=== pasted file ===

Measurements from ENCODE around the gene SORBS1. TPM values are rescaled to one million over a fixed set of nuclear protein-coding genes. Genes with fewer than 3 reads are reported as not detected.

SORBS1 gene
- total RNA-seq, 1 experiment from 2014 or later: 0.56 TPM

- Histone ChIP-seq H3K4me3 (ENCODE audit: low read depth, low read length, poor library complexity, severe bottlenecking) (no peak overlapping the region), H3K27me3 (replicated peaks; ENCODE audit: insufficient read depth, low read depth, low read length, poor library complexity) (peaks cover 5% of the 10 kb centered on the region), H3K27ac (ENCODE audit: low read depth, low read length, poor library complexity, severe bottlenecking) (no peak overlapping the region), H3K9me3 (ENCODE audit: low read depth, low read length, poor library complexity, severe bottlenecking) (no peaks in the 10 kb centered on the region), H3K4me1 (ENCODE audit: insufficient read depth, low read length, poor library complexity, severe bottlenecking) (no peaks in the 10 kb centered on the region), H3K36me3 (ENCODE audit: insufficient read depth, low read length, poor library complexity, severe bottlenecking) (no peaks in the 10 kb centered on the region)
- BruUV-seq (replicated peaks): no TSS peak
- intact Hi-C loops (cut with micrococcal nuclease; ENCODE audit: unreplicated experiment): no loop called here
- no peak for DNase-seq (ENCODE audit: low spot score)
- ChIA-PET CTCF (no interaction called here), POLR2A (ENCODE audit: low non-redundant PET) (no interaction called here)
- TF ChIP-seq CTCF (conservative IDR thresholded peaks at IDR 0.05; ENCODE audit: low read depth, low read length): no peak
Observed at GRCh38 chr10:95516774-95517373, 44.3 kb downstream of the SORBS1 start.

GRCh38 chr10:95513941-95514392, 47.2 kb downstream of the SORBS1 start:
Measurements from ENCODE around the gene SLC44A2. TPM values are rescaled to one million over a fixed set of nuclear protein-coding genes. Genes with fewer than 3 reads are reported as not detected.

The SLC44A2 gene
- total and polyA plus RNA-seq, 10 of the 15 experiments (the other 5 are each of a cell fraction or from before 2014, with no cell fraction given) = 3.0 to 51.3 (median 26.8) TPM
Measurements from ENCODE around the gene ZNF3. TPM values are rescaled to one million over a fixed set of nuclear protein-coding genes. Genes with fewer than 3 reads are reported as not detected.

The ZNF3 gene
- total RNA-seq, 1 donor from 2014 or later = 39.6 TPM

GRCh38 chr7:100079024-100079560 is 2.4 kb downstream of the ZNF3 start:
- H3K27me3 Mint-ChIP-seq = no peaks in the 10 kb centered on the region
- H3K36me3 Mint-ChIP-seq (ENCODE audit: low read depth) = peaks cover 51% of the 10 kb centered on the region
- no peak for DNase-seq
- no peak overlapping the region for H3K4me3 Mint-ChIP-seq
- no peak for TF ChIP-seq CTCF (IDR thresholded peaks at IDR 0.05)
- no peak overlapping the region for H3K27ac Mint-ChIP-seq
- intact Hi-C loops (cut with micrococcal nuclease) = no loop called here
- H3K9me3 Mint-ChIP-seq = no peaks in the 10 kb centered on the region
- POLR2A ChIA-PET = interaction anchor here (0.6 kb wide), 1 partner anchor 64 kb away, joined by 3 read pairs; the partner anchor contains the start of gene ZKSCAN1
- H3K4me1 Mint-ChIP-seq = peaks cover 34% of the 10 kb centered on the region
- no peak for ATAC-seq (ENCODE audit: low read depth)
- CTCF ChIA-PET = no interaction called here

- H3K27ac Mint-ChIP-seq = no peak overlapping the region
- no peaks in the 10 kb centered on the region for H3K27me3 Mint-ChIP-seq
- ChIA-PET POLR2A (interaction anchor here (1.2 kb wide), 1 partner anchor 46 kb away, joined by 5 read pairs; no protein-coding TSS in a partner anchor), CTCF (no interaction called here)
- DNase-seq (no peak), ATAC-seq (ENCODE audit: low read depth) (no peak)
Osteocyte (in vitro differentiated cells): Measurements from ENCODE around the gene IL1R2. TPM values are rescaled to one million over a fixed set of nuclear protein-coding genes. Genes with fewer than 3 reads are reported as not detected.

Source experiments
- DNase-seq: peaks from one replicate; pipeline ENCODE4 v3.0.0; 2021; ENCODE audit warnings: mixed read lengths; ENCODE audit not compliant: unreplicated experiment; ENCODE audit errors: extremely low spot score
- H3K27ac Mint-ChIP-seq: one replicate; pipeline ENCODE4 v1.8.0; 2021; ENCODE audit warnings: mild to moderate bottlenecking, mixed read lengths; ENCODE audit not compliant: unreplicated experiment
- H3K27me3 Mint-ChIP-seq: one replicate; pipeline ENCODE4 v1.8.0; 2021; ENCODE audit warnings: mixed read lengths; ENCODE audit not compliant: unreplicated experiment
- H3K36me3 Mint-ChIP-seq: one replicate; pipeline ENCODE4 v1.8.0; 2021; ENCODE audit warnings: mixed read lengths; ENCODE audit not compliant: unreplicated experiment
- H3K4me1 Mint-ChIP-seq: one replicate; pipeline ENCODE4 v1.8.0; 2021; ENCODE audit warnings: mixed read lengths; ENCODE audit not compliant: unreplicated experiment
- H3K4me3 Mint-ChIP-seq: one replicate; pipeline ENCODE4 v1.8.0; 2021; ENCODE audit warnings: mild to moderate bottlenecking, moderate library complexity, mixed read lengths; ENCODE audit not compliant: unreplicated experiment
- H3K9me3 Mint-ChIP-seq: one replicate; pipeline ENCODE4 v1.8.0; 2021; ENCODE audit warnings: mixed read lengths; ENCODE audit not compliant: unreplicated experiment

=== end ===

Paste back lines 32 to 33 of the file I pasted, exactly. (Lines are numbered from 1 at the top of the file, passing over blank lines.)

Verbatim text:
- no peaks in the 10 kb centered on the region for H3K27me3 Mint-ChIP-seq
- ChIA-PET POLR2A (interaction anchor here (1.2 kb wide), 1 partner anchor 46 kb away, joined by 5 read pairs; no protein-coding TSS in a partner anchor), CTCF (no interaction called here)